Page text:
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Utility deals resume after 18 months of austerity.
six years old didn’t have what they needed to finance their debt.”
Now, strategic buyers and some private equity and institutional investors are buying generating assets while they’re still relatively cheap—especially, but not only, gas-fired plants. “Across the generation sector, valuations have been down in large part because of the cost of gas,” says Bill Lamb, a partner at Dewey & LeBoeuf.
In recently announced transactions, for example, CCGT plants have been valued between $300 and $500 a kilowatt—a huge bargain considering new capacity can cost $1,200 or more to build.
“Companies are buying merchant plants at half cost today, and getting ahead of the demand curve,” Napolitano says. “They’re making a bet that capacity tightness will drive power prices up, and they’ll see a fair return for their investment.”
The value of generating assets also has factored into strategic deals involving companies such as Sempra Energy, which in late September announced a deal to sell its RBS-Sempra Commodities joint venture to Singaporean commodities trading company Noble Group Ltd. At press time, Sempra was negotiating to sell its Connecticut-based wholesale power and gas business. The sales are part of Sempra’s strategy to exit the commodities business.
“Companies are unlocking value by reducing their overall risk profile, with an emphasis on business model clarity,” Nastro says. “Hybrid companies continue to review their business mix, with a focus on non-core assets, in order to make sure they’re fairly valued in the equity market.”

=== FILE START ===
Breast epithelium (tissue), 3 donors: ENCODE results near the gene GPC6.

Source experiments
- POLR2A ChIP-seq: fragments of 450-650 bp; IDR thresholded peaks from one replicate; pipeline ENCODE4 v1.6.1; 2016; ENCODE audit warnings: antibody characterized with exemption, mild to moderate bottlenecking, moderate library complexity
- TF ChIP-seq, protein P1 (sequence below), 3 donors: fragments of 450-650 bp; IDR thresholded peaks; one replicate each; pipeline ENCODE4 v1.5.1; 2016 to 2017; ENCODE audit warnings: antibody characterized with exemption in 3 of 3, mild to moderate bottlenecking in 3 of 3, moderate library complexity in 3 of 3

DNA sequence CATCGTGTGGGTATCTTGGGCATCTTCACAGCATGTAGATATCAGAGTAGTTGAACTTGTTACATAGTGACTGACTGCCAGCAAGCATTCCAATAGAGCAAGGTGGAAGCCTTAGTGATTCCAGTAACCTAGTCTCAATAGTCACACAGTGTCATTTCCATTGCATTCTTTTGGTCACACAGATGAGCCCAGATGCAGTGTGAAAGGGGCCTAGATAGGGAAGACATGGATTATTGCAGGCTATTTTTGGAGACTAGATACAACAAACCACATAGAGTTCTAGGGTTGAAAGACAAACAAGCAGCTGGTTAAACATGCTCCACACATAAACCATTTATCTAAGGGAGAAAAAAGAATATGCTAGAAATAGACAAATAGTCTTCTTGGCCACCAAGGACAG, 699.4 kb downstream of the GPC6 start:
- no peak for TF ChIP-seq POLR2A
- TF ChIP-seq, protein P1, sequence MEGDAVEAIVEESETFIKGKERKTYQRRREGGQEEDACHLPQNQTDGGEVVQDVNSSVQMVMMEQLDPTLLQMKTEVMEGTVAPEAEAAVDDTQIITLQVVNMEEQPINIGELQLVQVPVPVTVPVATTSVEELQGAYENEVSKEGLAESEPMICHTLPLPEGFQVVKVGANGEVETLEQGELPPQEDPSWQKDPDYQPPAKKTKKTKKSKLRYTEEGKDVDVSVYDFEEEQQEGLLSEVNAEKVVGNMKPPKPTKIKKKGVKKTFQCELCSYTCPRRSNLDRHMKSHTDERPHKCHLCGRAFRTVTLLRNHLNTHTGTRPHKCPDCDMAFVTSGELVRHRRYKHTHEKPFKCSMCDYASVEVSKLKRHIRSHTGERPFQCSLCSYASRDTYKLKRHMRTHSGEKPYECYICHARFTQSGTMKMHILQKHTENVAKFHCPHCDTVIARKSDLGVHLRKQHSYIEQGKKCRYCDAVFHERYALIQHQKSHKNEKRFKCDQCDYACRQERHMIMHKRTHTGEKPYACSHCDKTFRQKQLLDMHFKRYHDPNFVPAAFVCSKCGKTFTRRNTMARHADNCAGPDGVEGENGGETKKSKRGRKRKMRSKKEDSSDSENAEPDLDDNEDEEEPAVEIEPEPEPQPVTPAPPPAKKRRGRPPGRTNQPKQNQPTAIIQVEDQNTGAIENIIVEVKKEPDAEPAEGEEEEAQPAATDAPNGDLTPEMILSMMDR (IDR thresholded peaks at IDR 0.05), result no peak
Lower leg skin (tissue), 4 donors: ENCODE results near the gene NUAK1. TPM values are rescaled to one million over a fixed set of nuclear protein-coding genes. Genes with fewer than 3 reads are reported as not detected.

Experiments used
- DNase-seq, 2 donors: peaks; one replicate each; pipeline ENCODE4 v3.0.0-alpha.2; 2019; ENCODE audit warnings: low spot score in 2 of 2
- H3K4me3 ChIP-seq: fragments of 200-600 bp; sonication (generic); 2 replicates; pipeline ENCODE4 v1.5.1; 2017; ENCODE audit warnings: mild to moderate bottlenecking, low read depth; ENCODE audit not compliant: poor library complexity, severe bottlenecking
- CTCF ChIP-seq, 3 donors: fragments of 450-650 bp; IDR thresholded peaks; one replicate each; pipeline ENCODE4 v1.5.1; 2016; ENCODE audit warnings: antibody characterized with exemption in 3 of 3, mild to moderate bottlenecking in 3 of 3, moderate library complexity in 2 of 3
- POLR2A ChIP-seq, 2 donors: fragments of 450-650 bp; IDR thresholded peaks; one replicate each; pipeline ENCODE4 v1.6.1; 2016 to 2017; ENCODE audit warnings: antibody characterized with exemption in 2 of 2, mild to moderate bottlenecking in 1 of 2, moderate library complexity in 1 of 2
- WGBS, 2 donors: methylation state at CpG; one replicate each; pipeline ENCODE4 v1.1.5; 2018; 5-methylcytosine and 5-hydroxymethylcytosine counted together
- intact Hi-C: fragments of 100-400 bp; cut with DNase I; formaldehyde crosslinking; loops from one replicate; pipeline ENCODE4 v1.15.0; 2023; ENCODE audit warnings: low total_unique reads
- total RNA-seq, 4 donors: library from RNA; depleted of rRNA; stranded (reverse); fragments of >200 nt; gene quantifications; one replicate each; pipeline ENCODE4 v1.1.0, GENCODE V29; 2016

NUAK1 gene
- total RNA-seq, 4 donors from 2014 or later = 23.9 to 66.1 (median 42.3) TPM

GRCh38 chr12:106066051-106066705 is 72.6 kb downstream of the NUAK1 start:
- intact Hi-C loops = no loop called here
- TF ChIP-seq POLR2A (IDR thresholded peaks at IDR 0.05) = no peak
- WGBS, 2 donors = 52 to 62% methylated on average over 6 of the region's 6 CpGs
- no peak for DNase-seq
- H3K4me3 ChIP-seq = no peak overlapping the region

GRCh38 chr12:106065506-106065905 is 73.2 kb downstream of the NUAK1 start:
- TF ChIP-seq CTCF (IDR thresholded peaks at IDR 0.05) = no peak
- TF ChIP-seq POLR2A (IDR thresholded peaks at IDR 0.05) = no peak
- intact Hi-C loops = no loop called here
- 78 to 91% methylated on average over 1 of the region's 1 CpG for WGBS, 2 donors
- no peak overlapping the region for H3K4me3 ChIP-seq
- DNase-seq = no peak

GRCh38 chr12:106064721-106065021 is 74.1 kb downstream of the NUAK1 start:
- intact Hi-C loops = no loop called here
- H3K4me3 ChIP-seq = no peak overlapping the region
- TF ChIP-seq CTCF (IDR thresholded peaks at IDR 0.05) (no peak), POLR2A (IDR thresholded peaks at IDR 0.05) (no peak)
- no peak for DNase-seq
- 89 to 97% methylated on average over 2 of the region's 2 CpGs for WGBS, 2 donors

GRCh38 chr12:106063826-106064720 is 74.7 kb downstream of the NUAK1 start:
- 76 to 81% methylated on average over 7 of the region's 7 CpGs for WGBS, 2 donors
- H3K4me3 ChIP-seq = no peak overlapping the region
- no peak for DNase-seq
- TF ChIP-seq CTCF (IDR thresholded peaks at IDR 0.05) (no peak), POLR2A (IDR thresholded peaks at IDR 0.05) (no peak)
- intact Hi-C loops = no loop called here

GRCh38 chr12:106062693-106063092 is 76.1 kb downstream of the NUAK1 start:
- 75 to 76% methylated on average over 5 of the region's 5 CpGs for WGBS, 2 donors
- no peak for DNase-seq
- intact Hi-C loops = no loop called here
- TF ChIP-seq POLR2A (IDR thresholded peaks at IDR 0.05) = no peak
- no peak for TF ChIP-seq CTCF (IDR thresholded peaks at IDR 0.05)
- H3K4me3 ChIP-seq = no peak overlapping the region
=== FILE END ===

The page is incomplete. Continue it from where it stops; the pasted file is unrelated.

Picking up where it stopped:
Additionally, many recent M&A deals seem aimed at reducing risks through market diversification, and capturing scale economy and cost synergy. Examples include the mergers of integrated utilities FirstEnergy and Allegheny, as well as merchant generators Mirant and RRI; United Illuminating’s planned acquisition of three gas utilities from Iberdrola; Chesapeake Utilities’ acquisition of Florida Public Utilities; and PPL’s bid to acquire E.On U.S.
“Resource uncertainties play a significant role in most transactions,” McConomy says. “But the underlying theme is that if you’re going to grow your company and increase shareholder returns, you have to find a way to generate more bottom-line income. One way to do that is by becoming a bigger company that can deliver synergies, and that theoretically has better access to the capital needed to build assets.”
Whether the recent series of M&A announcements portends a coming wave of transactions, however, depends in part on the fate of the current deals—particularly those involving regulated utility assets. Ironically, the shaky economy might actually help some companies make their case to regulators. Where state PUCs previously killed some deals by demanding large ratepayer concessions, regulators today might be more receptive to mergers that simply reduce or delay the need for future rate hikes. PPL, for example, has overcome some objections to the E.On U.S. acquisition by pledging to hold rates steady until at least 2013.
“To the extent two companies can merge together and have rates increase less than they would if the companies continued on a stand-alone basis, regulators should view that as favorable,” Hempstead says.
Further, if some of the current deals make it all the way to the